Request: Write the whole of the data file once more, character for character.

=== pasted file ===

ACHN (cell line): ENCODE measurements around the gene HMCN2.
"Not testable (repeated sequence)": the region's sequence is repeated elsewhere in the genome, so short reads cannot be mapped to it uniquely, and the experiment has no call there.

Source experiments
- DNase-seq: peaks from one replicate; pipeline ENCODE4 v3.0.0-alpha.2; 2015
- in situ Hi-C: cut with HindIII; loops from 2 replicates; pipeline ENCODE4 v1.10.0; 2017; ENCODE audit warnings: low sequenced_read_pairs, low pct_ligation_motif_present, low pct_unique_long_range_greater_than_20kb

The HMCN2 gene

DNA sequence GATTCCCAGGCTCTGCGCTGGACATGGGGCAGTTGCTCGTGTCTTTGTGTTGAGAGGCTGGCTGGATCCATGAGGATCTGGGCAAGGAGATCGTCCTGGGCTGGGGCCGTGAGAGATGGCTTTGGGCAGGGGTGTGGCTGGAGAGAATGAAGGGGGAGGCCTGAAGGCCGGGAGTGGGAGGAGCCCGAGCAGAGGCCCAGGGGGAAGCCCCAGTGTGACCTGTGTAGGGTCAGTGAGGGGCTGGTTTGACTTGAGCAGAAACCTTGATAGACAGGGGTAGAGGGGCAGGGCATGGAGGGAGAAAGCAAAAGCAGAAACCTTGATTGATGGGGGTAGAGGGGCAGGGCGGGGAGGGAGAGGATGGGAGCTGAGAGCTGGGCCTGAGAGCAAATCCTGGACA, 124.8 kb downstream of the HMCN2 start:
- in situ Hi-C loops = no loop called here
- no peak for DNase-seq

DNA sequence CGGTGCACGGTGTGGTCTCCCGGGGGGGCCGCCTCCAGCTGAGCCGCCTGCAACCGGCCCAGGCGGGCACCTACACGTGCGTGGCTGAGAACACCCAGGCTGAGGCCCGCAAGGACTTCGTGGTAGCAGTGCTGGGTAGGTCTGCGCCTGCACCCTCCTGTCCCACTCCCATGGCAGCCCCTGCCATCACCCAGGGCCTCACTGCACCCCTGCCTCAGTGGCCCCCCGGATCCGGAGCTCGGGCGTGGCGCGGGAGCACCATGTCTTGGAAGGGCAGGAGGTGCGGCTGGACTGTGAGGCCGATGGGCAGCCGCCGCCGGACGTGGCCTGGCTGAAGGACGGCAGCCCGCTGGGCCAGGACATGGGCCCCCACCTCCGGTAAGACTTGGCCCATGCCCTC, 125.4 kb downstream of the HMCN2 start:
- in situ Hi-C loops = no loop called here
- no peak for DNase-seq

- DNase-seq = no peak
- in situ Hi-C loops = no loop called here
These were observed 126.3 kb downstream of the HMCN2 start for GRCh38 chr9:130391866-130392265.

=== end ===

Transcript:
ACHN (cell line): ENCODE measurements around the gene HMCN2.
"Not testable (repeated sequence)": the region's sequence is repeated elsewhere in the genome, so short reads cannot be mapped to it uniquely, and the experiment has no call there.

Source experiments
- DNase-seq: peaks from one replicate; pipeline ENCODE4 v3.0.0-alpha.2; 2015
- in situ Hi-C: cut with HindIII; loops from 2 replicates; pipeline ENCODE4 v1.10.0; 2017; ENCODE audit warnings: low sequenced_read_pairs, low pct_ligation_motif_present, low pct_unique_long_range_greater_than_20kb

The HMCN2 gene

DNA sequence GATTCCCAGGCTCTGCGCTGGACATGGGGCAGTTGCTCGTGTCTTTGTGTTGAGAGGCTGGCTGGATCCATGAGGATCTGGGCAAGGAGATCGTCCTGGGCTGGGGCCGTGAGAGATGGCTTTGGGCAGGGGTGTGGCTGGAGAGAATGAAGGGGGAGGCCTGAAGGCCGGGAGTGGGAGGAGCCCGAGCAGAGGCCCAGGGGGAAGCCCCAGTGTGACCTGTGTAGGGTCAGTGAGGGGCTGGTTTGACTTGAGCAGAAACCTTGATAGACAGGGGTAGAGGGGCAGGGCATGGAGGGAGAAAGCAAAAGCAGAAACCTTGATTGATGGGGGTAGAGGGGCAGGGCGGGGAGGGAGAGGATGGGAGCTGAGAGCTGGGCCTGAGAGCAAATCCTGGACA, 124.8 kb downstream of the HMCN2 start:
- in situ Hi-C loops = no loop called here
- no peak for DNase-seq

DNA sequence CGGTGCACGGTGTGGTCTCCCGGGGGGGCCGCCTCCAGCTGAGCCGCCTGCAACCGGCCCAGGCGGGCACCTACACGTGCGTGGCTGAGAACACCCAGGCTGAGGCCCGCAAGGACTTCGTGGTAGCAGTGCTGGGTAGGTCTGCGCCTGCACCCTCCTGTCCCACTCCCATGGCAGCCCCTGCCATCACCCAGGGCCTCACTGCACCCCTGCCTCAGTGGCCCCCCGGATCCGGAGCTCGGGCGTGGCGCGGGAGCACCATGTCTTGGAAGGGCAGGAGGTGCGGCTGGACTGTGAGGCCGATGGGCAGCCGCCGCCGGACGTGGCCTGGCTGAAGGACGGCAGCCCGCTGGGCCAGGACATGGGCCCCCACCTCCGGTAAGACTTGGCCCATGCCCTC, 125.4 kb downstream of the HMCN2 start:
- in situ Hi-C loops = no loop called here
- no peak for DNase-seq

- DNase-seq = no peak
- in situ Hi-C loops = no loop called here
These were observed 126.3 kb downstream of the HMCN2 start for GRCh38 chr9:130391866-130392265.